RNA - "The concerns of the Islamic Republic of Iran are rooted in two things; firstly what we are witnessing in Myanmar is a textbook example of organized genocide practiced against Muslims, and secondly is the fact which is not irrelevant to our region and that is the point that war and insecurity in the world of today will yield in more terrorism which is harmful for the region and the whole world," Amir Abdollahian said in a meeting with Ukrainian Ambassador to Tehran on Monday.
In relevant remarks on Sunday, Iranian President Hassan Rouhani condemned the crimes committed by the Myanmar government and army against the Muslims, and urged the world community to show firm reaction to such crimes.
"The Myanmar issue is highly catastrophic and unfortunate and is among the rare crimes in history and everyone should be sensitive to this catastrophe and condemn the acts by Myanmar government and army and help the displaced people," President Rouhani told reporters before leaving Tehran for New York to participate in the annual UN General Assembly meeting.
Noting that he will meet the leaders of Belgium, Sweden, Austria, France, Britain, Japan, Pakistan, South Africa and Bolivia during the trip, he said, "We will have negotiations on bilateral ties, regional issues, the nuclear deal and issues related to other parts of the world, including Myanmar."
President Rouhani stressed that Iran wants to have extensive and constructive relations with the world states, and added, "The regional problems don’t have military solutions and should be resolved through political means and the issue of terrorism should be resolved by all countries."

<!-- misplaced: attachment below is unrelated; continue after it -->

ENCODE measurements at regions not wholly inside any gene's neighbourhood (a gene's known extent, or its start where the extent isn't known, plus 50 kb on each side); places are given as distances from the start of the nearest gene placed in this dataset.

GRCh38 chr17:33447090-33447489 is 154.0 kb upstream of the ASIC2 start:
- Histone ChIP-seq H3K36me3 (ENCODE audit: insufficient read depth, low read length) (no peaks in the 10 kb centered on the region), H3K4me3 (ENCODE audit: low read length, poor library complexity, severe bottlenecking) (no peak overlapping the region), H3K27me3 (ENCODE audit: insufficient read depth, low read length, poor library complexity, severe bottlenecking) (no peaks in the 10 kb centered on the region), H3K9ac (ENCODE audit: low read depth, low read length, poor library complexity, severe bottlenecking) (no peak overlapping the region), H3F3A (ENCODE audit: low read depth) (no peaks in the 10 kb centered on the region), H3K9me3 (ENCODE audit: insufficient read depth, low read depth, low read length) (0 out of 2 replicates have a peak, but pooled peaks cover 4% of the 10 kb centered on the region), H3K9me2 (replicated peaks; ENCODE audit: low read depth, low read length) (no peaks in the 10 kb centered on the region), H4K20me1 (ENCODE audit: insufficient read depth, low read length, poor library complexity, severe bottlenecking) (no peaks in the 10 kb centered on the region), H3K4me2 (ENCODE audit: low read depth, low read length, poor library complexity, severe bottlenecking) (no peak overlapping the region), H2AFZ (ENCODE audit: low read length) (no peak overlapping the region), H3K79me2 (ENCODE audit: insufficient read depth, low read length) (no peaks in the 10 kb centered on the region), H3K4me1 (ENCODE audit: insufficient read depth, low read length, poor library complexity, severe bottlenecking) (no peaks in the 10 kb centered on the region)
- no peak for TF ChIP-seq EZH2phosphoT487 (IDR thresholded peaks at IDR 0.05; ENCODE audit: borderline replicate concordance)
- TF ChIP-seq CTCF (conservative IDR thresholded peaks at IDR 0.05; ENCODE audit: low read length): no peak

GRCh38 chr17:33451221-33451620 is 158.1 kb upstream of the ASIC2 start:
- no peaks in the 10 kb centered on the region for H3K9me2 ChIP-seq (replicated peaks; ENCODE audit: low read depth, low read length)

The Rohingya Muslims in Myanmar have long been subjected to discrimination in Buddhist-majority country, which denies them citizenship.
Myanmar's government regards them as illegal migrants from Bangladesh, even if they have lived in the country for generations.
Refugee camps near Bangladesh's border with Myanmar already had about 300,000 Rohingya before the upsurge in violence last month and are now overwhelmed.
Tens of thousands of new arrivals have nowhere to shelter from monsoon rains.
Those flocking into Bangladesh have given harrowing accounts of killings, rape and arson by Myanmar's army. Myanmar authorities deny any wrongdoing.
Most have walked for days and the UN says many are sick, exhausted and in desperate need of shelter.